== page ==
Guest Blog: The value of creativity in a global market

01 Dec 2015

The creative industries have always been global. Art, styles of architecture, music, plays, films and games do not respect borders. Each new technology, from print through television to the internet has accelerated the pace of diffusion of cultural and creative forms, with social media giving the rise to the phenomenon of cultural artefacts going viral and being viewed or used within hours by millions.

Creativity is at the heart of what universities do. Universities long served as a prime conduit for creative and cultural innovation. Scholarly publication internationalises innovation. Higher studies reinforce the globalisation of ideas. A lecturer returning from graduate studies brings forms of practice, interpretations and innovation. Digital technologies underpin the newer forms of the creative industries – apps, digital marketing, but also new textiles, design and all those dependent on big data.

At Bath Spa University creativity is a core value, in terms of research, innovation and digital technology. We have developed our connection to the creative industries, a wide group of activities involving film, media, art, language as well as education, design and creative computing. We focus on connectivity, and collaborative offerings, to emphasise not just the digital connectivity, but also the international, national and regional partnerships we encourage.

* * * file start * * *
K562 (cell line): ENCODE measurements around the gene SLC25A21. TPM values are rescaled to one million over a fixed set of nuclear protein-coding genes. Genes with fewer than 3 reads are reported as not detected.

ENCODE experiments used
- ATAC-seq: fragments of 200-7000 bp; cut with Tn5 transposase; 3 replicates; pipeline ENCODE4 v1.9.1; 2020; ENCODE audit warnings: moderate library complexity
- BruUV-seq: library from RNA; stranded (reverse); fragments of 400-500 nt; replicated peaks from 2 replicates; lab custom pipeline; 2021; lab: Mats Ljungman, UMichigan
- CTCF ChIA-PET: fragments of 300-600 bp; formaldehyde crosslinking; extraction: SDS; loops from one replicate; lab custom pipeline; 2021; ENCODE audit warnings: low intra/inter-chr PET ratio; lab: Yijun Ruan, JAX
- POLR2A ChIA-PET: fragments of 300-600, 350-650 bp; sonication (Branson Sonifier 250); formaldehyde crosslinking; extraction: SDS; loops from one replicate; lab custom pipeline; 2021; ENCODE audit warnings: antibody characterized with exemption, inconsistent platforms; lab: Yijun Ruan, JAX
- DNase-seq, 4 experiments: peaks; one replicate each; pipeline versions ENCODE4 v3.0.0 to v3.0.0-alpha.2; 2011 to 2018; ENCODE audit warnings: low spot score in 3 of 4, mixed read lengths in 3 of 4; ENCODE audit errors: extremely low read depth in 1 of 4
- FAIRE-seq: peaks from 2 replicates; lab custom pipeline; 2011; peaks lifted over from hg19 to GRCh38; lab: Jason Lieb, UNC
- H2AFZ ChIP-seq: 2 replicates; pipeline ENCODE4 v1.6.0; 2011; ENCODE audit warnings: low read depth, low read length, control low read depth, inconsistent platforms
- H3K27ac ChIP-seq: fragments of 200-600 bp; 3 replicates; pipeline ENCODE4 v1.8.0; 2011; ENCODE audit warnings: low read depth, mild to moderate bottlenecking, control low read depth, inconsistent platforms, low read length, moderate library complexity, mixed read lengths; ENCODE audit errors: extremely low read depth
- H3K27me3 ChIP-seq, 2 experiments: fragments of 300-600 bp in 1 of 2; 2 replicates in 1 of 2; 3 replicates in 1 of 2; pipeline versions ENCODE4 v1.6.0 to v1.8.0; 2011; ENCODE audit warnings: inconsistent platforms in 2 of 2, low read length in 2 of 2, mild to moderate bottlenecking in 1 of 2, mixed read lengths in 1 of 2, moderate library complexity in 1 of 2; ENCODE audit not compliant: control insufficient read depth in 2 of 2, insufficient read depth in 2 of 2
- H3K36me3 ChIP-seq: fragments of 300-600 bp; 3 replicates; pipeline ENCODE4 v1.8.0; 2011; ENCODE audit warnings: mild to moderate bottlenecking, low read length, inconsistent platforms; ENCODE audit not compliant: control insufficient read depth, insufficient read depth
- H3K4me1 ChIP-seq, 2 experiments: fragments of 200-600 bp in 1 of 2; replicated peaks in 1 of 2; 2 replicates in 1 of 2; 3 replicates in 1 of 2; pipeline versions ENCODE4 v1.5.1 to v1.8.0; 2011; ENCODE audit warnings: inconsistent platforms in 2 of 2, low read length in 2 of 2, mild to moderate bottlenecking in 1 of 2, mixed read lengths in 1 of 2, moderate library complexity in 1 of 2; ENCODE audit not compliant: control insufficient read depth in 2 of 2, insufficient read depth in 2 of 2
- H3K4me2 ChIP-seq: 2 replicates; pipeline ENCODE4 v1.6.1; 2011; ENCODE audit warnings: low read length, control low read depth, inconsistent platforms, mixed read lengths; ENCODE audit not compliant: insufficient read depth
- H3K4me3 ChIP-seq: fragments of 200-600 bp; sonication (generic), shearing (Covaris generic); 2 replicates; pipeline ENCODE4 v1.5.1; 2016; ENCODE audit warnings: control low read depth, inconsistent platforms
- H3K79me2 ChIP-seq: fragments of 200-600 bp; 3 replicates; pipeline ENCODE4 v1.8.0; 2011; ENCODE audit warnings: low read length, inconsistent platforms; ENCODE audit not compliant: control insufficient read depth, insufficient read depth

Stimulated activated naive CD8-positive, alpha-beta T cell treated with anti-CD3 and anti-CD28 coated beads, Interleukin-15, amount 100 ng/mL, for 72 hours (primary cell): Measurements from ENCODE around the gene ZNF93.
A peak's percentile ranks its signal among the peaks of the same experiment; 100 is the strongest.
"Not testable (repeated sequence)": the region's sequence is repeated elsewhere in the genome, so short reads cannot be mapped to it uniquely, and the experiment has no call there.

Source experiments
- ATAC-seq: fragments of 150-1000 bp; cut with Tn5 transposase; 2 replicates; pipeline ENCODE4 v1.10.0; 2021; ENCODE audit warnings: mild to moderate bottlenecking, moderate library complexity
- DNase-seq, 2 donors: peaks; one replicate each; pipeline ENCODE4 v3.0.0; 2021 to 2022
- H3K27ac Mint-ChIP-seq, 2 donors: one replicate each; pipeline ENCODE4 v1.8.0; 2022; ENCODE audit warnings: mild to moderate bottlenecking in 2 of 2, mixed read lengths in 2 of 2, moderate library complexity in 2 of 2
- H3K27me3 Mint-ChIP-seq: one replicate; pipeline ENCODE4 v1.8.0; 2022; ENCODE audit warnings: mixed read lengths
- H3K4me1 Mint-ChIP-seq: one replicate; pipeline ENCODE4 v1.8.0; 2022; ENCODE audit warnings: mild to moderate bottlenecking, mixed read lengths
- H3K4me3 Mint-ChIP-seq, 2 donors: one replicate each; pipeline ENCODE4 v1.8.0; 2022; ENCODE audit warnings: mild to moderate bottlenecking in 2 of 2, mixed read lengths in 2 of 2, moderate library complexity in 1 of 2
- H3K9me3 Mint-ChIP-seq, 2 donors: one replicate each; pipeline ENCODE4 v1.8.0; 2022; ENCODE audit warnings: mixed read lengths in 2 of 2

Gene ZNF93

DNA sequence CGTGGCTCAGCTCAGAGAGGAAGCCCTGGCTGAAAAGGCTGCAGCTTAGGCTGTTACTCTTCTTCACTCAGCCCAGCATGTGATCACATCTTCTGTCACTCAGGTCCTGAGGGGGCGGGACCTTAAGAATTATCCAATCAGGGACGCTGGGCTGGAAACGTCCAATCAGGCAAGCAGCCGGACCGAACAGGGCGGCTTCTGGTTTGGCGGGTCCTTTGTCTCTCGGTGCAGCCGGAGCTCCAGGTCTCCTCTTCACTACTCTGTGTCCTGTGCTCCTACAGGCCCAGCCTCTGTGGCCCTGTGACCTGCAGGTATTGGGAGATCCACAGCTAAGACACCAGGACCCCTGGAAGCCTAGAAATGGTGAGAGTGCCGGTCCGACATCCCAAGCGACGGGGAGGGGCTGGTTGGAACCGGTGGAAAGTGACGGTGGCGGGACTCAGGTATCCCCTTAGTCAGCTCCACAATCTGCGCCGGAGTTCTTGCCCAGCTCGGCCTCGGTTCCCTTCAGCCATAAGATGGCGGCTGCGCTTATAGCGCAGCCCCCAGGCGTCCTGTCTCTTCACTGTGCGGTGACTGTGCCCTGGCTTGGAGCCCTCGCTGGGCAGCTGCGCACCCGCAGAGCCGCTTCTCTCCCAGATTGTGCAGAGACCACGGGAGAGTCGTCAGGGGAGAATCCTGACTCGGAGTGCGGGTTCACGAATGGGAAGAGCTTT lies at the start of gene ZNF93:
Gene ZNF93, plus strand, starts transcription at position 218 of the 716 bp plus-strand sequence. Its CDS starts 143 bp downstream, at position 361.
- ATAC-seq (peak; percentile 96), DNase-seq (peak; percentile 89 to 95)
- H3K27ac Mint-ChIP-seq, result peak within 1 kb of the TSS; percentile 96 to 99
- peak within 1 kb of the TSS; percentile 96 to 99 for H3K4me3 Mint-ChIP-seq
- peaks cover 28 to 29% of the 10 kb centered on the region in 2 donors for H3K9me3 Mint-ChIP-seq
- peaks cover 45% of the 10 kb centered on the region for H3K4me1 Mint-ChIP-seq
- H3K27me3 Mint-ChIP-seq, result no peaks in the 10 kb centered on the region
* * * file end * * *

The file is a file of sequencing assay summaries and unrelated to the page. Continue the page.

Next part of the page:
The creative industries are the fastest growing area of the UK economy and a catalyst for global development. They are now worth £76.9 billion per year to the UK economy and employ 1.7 million people. Globally, the value of the creative industries is estimated at $4.1 trillion.

In the UK and across the world, many traditional occupations are being digitized away, including roles in banking, administration and industry which were the traditional occupations of many university graduates.

According to the Department of Culture, Media and Sport more than half (58.8%) of jobs in the Creative Economy in 2014 were filled by people with at least a degree or equivalent, compared to 31.8% of all jobs in the UK. One in every six jobs in the UK held by graduates in 2014 was in the Creative Economy. Between 2013 and 2014, there was an increase of 110,000 (7.3%) in the number of jobs in the Creative Economy held by individuals with at least a degree or equivalent.

I believe the demand from the creative industries for graduates with these skills will continue to increase. Training for the creative economy is a particular focus of specialist institutions such as art colleges and the so-called ‘modern universities’, which have responded rapidly to new and emerging markets by developing multidisciplinary courses. As we know from the million+ report Creative Futures: Ten Steps to Support the Creative Economy 70% of students of creative subjects study in such universities.

The traditional pathways from university to work are changing and we must ensure our graduates are equipped with the necessary skills and attributes to meet this challenge. Higher education is and should be global. We owe it to our students to help them become globally aware, confident, cross-culturally adroit –global citizens. But we also owe it to them to prepare them for the new world of work.

Professor Christina Slade is Vice-Chancellor of Bath Spa University (@BathSpaUni). She tweets @BathSpaVC